“Gang life is a religion to my family. My father and grandfather were in gangs and they have done time in jail – I will probably end up there as well; it is where you learn about respect and get status,” said Tacky, 16, a member of the Thug Life gang.
Living in unstable social environments, young people are more vulnerable and less able to protect themselves against the influence of their families or peers. They are also more likely to replicate violent behaviours if already immersed in a violent culture.
Youth susceptibility to crime highly depends on “the circumstances they were brought up in”, said Professor Brian Robertson, former head of Cape Town University’s Department of Psychiatry and Mental Health.
“What seems to be happening is that these youngsters committed murder or rape in response to wanting to join a gang, or because they came from a background of abuse or neglect. Almost all of these people came from families where violence was an everyday phenomenon,’’ he added.
In his study of El Salvador youth gangs, Carranza stressed the impact of unstable families and domestic abuse as a factor for enlistment. One interviewee reportedly joined following violent relationships with her stepfather: “If your stepfather wants to abuse you […] you can tell your mom, but she doesn’t believe you,” she explained.
What policies to tackle youth crime?
It is often presumed that a young person’s upbringing is crucial in shaping his future disposition towards violence. The World Youth Report 2005 emphasises the potential positive impact of “the family, as the primary institution of socialisation of youth […] in the prevention of juvenile delinquency and underage crime.”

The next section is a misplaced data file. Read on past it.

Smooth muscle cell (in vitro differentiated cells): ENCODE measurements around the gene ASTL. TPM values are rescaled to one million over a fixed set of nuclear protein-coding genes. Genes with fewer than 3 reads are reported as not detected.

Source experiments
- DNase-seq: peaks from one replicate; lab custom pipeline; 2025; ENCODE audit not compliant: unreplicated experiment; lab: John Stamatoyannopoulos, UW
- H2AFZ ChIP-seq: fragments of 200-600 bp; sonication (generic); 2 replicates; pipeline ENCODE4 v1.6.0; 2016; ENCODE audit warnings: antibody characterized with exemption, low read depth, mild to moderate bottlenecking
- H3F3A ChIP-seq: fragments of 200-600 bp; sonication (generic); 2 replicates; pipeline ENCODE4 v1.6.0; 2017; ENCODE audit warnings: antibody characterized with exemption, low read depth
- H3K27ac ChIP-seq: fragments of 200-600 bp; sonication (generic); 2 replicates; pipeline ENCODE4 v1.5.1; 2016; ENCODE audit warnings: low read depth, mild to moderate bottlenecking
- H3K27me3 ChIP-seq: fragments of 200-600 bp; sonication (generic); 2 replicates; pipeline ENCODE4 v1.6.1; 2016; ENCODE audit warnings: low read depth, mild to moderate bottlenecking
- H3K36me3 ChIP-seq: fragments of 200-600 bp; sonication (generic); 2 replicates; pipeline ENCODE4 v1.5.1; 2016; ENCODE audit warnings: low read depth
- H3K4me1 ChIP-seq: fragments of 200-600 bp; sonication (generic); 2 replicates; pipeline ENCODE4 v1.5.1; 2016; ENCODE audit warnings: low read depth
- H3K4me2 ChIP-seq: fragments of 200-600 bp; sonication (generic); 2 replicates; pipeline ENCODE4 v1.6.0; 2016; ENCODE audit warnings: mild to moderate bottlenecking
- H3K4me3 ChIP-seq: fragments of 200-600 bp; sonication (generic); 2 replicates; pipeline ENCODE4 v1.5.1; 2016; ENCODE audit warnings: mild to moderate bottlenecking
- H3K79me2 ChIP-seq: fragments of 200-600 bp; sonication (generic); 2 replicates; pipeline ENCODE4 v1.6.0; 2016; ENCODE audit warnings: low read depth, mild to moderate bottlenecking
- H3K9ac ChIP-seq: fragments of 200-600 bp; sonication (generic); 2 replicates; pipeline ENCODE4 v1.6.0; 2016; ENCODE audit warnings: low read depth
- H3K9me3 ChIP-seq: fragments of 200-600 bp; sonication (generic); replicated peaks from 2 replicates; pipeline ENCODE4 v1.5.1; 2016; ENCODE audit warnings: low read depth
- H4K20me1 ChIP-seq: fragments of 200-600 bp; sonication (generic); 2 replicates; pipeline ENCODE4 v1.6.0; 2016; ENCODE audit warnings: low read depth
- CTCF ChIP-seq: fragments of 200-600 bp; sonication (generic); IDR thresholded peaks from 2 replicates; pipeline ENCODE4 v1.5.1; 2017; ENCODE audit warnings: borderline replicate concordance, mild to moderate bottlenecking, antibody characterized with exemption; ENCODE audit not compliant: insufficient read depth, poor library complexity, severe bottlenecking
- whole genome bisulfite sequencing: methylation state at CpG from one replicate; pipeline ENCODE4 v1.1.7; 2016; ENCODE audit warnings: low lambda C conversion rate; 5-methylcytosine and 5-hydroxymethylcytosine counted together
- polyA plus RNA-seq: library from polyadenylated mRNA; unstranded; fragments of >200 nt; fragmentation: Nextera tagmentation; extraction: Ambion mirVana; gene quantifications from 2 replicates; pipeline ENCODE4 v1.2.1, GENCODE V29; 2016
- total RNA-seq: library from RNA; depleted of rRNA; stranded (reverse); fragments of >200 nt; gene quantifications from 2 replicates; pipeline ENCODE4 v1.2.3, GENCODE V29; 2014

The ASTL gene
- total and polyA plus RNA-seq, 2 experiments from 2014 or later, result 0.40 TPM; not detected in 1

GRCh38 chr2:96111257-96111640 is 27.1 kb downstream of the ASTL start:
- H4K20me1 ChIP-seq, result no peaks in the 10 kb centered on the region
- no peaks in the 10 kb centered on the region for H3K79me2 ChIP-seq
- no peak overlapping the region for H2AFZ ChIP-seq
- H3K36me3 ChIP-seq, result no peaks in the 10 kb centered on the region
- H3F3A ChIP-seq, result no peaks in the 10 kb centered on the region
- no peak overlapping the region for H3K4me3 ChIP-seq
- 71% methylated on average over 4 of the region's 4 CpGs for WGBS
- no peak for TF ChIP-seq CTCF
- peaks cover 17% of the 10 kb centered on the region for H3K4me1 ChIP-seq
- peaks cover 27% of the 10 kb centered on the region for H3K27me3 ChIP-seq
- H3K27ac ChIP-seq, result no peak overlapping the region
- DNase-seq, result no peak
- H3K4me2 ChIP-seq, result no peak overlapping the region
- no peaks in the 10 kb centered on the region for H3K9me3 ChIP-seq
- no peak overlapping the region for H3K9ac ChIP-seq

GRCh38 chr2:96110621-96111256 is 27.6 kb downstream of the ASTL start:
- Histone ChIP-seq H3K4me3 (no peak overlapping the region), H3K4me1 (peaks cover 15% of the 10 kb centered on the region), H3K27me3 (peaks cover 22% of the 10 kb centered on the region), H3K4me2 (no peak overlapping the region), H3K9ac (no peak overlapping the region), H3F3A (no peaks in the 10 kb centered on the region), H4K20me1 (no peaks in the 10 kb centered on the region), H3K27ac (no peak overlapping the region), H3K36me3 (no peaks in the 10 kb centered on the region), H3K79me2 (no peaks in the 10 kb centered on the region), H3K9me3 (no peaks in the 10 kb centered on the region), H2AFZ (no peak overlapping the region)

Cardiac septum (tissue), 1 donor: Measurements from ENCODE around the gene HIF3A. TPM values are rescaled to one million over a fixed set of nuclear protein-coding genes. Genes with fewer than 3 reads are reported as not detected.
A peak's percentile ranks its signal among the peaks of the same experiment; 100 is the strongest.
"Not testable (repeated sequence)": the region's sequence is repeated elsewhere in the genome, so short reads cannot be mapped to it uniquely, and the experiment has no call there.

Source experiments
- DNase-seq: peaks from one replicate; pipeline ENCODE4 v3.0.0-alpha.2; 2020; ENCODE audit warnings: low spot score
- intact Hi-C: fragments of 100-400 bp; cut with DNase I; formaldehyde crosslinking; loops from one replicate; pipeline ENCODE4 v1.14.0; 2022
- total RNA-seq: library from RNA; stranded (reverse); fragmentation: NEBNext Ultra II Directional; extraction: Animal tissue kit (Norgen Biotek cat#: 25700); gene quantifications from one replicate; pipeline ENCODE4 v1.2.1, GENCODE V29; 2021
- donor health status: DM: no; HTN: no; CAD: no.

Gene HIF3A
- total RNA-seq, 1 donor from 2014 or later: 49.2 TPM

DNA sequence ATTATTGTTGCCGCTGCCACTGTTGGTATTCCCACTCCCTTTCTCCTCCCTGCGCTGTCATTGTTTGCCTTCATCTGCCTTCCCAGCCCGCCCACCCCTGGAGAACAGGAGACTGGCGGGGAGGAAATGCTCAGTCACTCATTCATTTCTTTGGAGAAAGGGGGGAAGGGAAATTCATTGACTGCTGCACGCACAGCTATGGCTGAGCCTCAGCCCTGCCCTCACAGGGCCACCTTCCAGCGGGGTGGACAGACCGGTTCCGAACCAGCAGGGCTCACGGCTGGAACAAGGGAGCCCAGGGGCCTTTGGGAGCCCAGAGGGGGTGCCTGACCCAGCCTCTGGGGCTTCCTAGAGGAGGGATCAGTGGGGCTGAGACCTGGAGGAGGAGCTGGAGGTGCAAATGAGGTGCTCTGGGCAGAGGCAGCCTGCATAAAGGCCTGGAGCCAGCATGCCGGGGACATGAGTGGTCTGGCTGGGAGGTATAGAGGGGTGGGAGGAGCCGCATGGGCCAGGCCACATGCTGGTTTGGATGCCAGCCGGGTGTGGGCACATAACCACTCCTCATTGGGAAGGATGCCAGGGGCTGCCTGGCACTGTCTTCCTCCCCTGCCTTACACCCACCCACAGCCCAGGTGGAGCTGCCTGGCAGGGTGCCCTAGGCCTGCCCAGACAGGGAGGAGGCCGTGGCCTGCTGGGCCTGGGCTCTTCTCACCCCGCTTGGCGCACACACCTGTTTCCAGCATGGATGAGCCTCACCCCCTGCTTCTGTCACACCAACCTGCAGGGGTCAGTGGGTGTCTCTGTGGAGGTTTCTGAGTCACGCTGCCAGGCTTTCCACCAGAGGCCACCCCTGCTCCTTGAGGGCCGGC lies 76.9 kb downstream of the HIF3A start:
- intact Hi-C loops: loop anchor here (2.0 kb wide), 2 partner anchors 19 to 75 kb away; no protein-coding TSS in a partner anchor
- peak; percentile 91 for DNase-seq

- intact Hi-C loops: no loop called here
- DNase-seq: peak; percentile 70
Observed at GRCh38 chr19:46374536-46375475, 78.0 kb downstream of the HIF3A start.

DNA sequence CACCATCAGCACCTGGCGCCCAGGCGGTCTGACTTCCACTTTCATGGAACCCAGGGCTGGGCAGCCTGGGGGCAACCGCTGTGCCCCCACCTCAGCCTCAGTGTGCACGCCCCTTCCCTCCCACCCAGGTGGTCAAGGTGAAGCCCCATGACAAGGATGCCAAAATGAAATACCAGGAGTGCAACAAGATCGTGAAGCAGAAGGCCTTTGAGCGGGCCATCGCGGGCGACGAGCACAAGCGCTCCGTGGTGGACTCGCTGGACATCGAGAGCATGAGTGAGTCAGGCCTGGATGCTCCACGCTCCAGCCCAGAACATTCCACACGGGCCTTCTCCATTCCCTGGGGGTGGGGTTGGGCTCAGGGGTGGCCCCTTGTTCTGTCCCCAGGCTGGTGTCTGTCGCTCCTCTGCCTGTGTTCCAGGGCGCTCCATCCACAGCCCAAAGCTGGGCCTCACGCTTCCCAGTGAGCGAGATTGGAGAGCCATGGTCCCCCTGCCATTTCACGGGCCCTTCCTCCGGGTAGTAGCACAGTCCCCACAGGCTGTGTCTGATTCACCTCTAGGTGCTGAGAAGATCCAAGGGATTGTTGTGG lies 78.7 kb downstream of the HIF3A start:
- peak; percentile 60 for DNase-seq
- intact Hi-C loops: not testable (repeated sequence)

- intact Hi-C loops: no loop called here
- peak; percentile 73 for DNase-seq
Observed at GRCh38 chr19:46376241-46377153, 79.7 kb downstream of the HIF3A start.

In general, UN instruments focus on social rather than judicial approaches, as shown in the Standard Minimum Rules for the Administration of Juvenile Justice, 1985, and the Guidelines for the Prevention of Juvenile Delinquency, 1990.
The UN Congress on Crime Prevention and Criminal Justice, 2005, focused on the fact that strategic prevention has proved far more effective and cost-beneficial than suppression and deterrent approaches.
However, most states tend to view youth as a potential threat to internal security and focus on punitive strategies, which, if not combined with preventive policies, can only exacerbate tensions and fears of stigmatisation on the part of young offenders, say youth advocates.
“States are responsible for attempting to deal with armed groups primarily via reactive and repressive policing and legislative policy. At worst, this includes arbitrary imprisonment, torture and summary executions. States cannot be held responsible for the violence which investigated armed groups perpetrate. However, their focus on repression has failed in most cases to reduce either the presence of the groups or the level of violence in which they are involved,” argued Dowdney.
Youth as a threat
Whereas youth involvement in urban crime is not a new phenomenon, there has been a growing awareness of the dangers posed by youth violence in urban environments, especially in the 1990s when gang cultures became more popularised through the media. States now view youth as a matter of internal security.
In literature, this trend has been illustrated by political scientist Robert Kaplan, author of “The Coming Anarchy” (1994) and “The Ends of the Earth” (1996). The books predict that “the perpetrators of future violence will likely be urban born”. According to Kaplan, young people in West African cities are “loose molecules in an unstable social fluid that threatens to ignite”.